By: Christy Clary, OSU Extension Educator 4-H Youth Development
I was dodging raindrops the other day, looked down, and saw this 4-leaf clover. For some, the 4-leaf clover represents luck. While I always feel lucky to find one, I also immediately think of 4-H. I am an OSU Extension Educator with 4-H Youth Development, so some might think well of course she does. But it is more than that, since before I can remember I have been involved with 4-H. I have lived and breathed this program all my life and believe in what we do.
We are a youth development program. Our goal and mission is to develop caring, contributing citizens; to provide learning opportunities for youth to develop their skills to be successful throughout life. To connect them with caring adults who can help mentor them and help them become life-long learners.
We use the motto “To Make the Best Better” and the slogan “Learn by Doing.” The youth in the program are the best, and by participating they are working to improve. They do this by completing hands-on activities and projects and learn by doing real-world things.
As an educator and working with volunteers, I strive in all the decisions I make that they are moving in that same direction toward making the best better. When I have to make decisions, some are easy and some are hard, I must think of what is best for all the youth and volunteers in the program. Just like the kids, the adults are learning as we go through the process.
We make a pledge at each of our meetings and events to help guide what we do. It can also serve as a guide outside of specific events and each and everything we do, especially right now in a time of uncertainty and difficult decisions.
I pledge my head to clearer thinking. As we work through all these difficult decisions, know that those who are working through this are trying to make the best decision for everyone involved not only for now but for future years as well.
I pledge my heart to greater loyalty. The adult volunteers are champions for all the kids in the program. As I work with these individuals, they do not take this role lightly and are trying to find positive solutions.
I pledge my hands to larger service. Just like our youth complete service projects to give back to the community, we could not do the things we do without dedicated volunteers, who give tirelessly to make the best decisions they can for the youth in our community.
I pledge my health to better living. Physical health is important, but we also need to focus on our mental health. We need to stay positive in both our thoughts and how we are treating ourselves and others, especially as difficult decisions are made. We often hear that we need to learn to win and lose graciously, and we do. But our responses to disappointment should also look like this also, in person, in email and on social media.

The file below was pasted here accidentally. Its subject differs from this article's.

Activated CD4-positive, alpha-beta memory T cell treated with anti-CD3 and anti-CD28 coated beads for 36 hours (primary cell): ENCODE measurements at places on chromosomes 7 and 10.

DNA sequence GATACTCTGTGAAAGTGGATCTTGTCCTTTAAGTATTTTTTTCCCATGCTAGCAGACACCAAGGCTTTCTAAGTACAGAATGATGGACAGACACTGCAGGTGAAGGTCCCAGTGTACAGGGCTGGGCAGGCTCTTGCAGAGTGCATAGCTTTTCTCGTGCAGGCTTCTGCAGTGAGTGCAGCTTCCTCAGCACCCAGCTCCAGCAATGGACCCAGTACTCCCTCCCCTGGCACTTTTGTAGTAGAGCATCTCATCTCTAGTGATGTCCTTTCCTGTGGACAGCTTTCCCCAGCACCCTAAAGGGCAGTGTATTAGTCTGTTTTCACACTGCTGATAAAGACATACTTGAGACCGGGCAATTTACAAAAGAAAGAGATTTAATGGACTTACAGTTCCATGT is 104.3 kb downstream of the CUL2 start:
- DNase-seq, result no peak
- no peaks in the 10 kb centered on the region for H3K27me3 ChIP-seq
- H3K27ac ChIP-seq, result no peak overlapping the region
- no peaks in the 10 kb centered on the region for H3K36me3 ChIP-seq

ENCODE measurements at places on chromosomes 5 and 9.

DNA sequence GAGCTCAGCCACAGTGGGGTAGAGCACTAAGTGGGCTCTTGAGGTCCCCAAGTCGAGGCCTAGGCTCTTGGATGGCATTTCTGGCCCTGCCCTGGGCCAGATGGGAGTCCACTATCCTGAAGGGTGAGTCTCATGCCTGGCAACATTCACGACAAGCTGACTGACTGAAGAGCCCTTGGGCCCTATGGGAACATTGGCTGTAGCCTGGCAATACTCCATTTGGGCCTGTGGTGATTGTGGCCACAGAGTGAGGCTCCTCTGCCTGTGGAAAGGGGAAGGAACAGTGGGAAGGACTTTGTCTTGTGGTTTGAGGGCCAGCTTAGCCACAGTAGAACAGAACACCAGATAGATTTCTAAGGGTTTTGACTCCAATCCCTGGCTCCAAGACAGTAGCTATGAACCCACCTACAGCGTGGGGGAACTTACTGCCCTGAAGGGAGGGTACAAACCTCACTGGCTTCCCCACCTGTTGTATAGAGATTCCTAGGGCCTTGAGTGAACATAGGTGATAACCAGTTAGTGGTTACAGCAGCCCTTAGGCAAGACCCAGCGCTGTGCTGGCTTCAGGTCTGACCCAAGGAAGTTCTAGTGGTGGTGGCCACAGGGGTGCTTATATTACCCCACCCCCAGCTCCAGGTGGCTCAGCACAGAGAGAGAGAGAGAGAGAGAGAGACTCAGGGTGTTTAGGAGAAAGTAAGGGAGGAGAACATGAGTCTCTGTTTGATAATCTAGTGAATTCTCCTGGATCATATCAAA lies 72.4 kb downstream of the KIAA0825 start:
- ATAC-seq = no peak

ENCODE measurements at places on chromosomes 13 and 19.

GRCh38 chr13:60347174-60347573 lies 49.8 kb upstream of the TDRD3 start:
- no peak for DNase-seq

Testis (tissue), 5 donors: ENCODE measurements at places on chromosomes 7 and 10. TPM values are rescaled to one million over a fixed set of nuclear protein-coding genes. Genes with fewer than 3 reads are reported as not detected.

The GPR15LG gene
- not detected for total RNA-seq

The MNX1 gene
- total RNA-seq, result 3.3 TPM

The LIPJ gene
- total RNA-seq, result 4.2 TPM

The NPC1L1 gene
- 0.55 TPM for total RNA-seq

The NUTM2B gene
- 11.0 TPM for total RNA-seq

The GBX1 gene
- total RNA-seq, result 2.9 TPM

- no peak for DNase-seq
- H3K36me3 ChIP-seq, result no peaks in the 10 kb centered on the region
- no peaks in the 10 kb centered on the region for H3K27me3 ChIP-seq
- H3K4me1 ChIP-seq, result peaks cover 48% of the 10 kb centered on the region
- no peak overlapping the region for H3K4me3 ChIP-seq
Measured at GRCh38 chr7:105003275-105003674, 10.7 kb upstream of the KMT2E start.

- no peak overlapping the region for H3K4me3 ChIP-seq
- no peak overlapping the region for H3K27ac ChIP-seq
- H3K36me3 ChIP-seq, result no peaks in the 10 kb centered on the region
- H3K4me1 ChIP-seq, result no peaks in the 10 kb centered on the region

For my club, my community, my country, and my world. The decisions being made are for everyone. Right now, public officials are making decisions that impact each and every one of us. They are not making these decisions lightly. At the county level and with 4-H, a lot of people are looking toward the fair. The people making decisions are not taking it lightly and understand it impacts each and every one of the youth who exhibit and more. The fair is the culmination of hard work and the chance to show off what has been accomplished. It is also a chance to have fun, see friends, and make memories.
As we do face these interesting times in history, I challenge you to remember the 4-H pledge. I challenge you to not act like those making decisions are doing it carelessly and without considering all the implications. I challenge you to not act like they do not have insight into how much this means to people. It is simply not the case, they do. I challenge you to respond with grace and kindness no matter the decisions. I also challenge you to think about how you have the conversation with the young people in your lives. What do you want to teach them about how to handle wins, losses, and disappointments? These are called tough decisions for a reason, none of us want to even be considering many of these things. But we must make the decisions based on what will be the best solution now and for years to come. All we can control in this situation is how we react, let us make it a positive one.
The 4-H program is part of the Ohio State University Extension services. For more information on the 4-H program and how to get involved, contact the Brown County OSU Extension office at 937-378-6716. Our office is temporarily closed due to COVID-19, but we are available by phone. You can also find more information on our website brown.osu.edu or follow Brown County 4-H on Facebook at facebook.com/brownco4h. A list of canceled and postponed events is listed on our website.
Christy Clary is the Ohio State University, Extension Educator for 4-H Youth Development in Brown County.
Originally published in the May 28, 2020 Brown County Press